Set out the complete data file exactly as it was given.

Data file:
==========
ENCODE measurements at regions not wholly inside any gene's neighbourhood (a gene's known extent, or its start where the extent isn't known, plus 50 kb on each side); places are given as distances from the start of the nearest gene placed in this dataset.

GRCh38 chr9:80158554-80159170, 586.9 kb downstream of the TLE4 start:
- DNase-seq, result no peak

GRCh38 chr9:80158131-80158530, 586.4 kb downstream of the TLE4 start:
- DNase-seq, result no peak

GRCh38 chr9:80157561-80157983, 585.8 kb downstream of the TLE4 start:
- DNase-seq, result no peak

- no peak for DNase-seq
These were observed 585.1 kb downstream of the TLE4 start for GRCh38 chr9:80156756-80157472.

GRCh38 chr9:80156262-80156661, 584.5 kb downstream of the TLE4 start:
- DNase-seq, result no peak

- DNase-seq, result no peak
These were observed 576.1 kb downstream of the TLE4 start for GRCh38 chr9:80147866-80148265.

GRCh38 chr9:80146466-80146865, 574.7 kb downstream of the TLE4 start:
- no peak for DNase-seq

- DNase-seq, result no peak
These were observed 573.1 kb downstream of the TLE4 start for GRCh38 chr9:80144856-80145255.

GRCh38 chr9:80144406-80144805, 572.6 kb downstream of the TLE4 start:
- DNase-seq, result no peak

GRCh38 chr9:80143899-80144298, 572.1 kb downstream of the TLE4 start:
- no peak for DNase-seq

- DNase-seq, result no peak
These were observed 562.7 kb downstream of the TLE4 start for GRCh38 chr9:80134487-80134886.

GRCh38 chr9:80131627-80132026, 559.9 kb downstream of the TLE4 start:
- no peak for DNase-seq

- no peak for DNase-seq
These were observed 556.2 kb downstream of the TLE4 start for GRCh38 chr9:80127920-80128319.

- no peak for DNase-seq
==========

ENCODE measurements at regions not wholly inside any gene's neighbourhood (a gene's known extent, or its start where the extent isn't known, plus 50 kb on each side); places are given as distances from the start of the nearest gene placed in this dataset.

GRCh38 chr9:80158554-80159170, 586.9 kb downstream of the TLE4 start:
- DNase-seq, result no peak

GRCh38 chr9:80158131-80158530, 586.4 kb downstream of the TLE4 start:
- DNase-seq, result no peak

GRCh38 chr9:80157561-80157983, 585.8 kb downstream of the TLE4 start:
- DNase-seq, result no peak

- no peak for DNase-seq
These were observed 585.1 kb downstream of the TLE4 start for GRCh38 chr9:80156756-80157472.

GRCh38 chr9:80156262-80156661, 584.5 kb downstream of the TLE4 start:
- DNase-seq, result no peak

- DNase-seq, result no peak
These were observed 576.1 kb downstream of the TLE4 start for GRCh38 chr9:80147866-80148265.

GRCh38 chr9:80146466-80146865, 574.7 kb downstream of the TLE4 start:
- no peak for DNase-seq

- DNase-seq, result no peak
These were observed 573.1 kb downstream of the TLE4 start for GRCh38 chr9:80144856-80145255.

GRCh38 chr9:80144406-80144805, 572.6 kb downstream of the TLE4 start:
- DNase-seq, result no peak

GRCh38 chr9:80143899-80144298, 572.1 kb downstream of the TLE4 start:
- no peak for DNase-seq

- DNase-seq, result no peak
These were observed 562.7 kb downstream of the TLE4 start for GRCh38 chr9:80134487-80134886.

GRCh38 chr9:80131627-80132026, 559.9 kb downstream of the TLE4 start:
- no peak for DNase-seq

- no peak for DNase-seq
These were observed 556.2 kb downstream of the TLE4 start for GRCh38 chr9:80127920-80128319.

- no peak for DNase-seq